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Discuss the Key Factors Affecting Change in the Psychological Contract

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Discuss the Key Factors Affecting Change in the Psychological Contract

Discuss the key factors affecting change in the Psychological Contract

The psychological contract can be defined as meaning that ‘an employee’s beliefs about the reciprocal obligations between that employee and his or her organization, where those obligations are based on perceived promises and are not necessarily recognized by agents of organization’ (Morrison & Robinson, 1997:239).The psychological contract is not a new concept in organizational psychology and it had been researched by several experts. However, in recent years, there have been multiple changes in this area and it still needs to be focused. In this essay, the internal factors and external factors that affecting change in the psychological contract will be explored.

The internal factors for the change in the psychological contract consist of the change of enterprise structures and mutual expectations between employers and employees. First of all, the enterprise structures are undergoing a transformation, especially in the agent theory appeared in one enterprise. Owners of an enterprise used to be as a manager in the past and make the contract to the staff directly, in that case, the rights and obligations were quite clear and the demands from managers were in congruence with those from the organization itself. As agent theory develops, there are plenty of agents for the organization and they may be offer different or competing contracts for their benefits, as a consequence, the expectations and promises given by the organization might have been arbitrarily changed by either agent (Guest, 1998).

Secondly, the shifting mutual expectations between employers and employees can be divided into two aspects. On one hand, People’s lives today are wealthier, more colorful, more varied, and far better informed and connected than ever. People are aware of more, they have more, and want more from life and working, they no longer stay dutifully working for the same employer for as long as the employer needs them. Excellent workers can far more easily find alternative employment than twenty years ago, and this trend naturally expands their expectation for employer (Businessballs, 2010). On the other hand, in order to adapt to the increasingly competitive market and pursue the profits, the employers have to make higher demand for their employees, this means that the increasing expectation for employee may affect the change in the psychological contract.

The economic environment and human resource management as the external factors will be analyzed. Firstly, with the shifting economic environment, there have been a lot of changes in labor markets and work practices, the employment has tended to become more flexible, uncertain and stiff, as a consequence, it is difficult to sustain the high levels of job security, when employees face those uncertainties such as downsizing, restructuring and the type of expectations employee hold about employment can be altered and the psychological contract can be shifted (Westwood, Sparrow & Leung, 2001). It is not surprising that the shifting economic environment plays a crucial role in affecting change in the psychological contract. Westwood, Sparrow & Leung (2001) took Hong Kong as an example, with the increasing global economy, there has been significant foreign direct investment and other kinds of engagement with the post-industrial economies. The rising trend means that the local labour may face increasing competition and the high skilled professionals will be demand. On one hand, some of these changes represent numerous opportunities for qualified workforce, on the other hand, it poses a threat for others. As a result, this trend may lead to employees conveying different and shifting expectations for employers and thus contribute to changes in the psychological contract.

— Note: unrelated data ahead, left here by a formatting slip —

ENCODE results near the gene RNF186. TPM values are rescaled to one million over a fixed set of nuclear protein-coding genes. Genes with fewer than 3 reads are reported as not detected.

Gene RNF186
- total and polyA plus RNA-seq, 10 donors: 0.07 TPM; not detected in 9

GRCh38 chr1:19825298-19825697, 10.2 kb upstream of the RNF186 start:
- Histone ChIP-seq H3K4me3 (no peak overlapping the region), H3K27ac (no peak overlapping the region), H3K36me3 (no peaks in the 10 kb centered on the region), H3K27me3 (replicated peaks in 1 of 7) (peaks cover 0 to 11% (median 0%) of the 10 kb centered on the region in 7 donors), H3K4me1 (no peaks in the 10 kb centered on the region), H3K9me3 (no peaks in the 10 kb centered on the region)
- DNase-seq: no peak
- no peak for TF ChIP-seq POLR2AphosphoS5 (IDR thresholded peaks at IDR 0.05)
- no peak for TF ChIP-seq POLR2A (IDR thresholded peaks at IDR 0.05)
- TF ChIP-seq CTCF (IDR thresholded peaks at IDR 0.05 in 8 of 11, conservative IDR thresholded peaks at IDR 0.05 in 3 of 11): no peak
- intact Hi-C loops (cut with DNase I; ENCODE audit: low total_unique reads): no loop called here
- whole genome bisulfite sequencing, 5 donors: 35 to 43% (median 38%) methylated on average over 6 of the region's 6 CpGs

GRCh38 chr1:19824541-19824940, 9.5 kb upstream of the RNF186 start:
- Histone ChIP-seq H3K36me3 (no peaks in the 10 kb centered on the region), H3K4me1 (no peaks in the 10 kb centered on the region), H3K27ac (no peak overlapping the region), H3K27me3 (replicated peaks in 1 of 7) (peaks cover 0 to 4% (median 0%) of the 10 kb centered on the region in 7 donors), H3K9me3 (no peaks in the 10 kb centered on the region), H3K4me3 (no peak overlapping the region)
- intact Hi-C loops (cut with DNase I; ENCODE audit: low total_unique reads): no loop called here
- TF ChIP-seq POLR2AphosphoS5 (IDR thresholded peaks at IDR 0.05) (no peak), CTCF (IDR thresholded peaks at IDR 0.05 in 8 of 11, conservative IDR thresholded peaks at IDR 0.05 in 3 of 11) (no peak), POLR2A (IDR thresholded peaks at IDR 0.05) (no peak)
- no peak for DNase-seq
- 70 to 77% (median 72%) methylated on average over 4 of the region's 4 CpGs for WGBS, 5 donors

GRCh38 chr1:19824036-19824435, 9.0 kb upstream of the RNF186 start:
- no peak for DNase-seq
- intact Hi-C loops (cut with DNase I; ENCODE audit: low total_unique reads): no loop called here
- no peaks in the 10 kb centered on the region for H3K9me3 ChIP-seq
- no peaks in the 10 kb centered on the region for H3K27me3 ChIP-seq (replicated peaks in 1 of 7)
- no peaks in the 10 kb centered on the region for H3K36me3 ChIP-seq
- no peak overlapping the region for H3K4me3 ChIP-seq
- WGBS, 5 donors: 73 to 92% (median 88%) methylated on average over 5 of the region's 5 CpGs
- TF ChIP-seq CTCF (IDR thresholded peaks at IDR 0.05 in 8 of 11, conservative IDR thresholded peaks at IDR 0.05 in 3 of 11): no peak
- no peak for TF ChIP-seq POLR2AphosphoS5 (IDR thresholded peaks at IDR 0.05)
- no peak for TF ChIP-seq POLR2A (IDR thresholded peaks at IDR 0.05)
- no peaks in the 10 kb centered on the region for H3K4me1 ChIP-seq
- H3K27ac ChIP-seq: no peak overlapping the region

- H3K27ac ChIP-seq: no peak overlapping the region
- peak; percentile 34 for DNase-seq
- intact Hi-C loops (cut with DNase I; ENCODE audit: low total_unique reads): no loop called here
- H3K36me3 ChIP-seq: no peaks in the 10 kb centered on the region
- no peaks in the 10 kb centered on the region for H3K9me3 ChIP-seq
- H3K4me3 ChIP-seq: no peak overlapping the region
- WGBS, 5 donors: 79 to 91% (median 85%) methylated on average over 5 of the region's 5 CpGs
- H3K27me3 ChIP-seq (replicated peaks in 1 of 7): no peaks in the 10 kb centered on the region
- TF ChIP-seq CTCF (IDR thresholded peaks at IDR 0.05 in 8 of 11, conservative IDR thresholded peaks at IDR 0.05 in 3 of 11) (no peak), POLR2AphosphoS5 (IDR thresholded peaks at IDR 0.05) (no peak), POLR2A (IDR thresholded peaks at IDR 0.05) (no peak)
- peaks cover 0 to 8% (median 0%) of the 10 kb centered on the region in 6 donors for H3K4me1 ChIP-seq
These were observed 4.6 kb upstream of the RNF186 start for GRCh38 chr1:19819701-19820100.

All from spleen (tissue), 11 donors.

Moreover, in the human resource management (HRM) area, we see a shifting tendency from direct systems of management such as personal supervision and traditional paternalism to more technical systems of management and more humanized management, and we have seen a growing professionalization of the role (Redman & Wilkinson, 2008).Westwood, Sparrow and Leung(2001) consider that as for the relationship between HRM climate and the psychological contract in a company, the study confirms that HRM policies and practices do have a strong determining effect on psychological contracts, They acknowledge that HRM systems include five areas: planning and the design of jobs, recruitment and selection, performance evaluation, salary and wages, and training and development. ‘Performance management and reward systems encourage the development of broad-based and/or multi-faceted skills, often within a competencies framework, that are not job specific and that provide deployment flexibilities for the employing organization’(Westwood, Sparrow and Leung,2001:622). In term of training and development, it can enhance employee’s morale, motivation and creativity, and acquire knowledge and skills. Training and development not only improve the quality of employee but also make more profits for their organization. Consequently, it has more positive effect for psychological contract. In the area of salary and wages, employees are treated fairly and the incentive mechanism can make employee more confident and pursue their value. In conclusion, it is important for us to study those factors in human resource management which are affecting change in the psychological contract.

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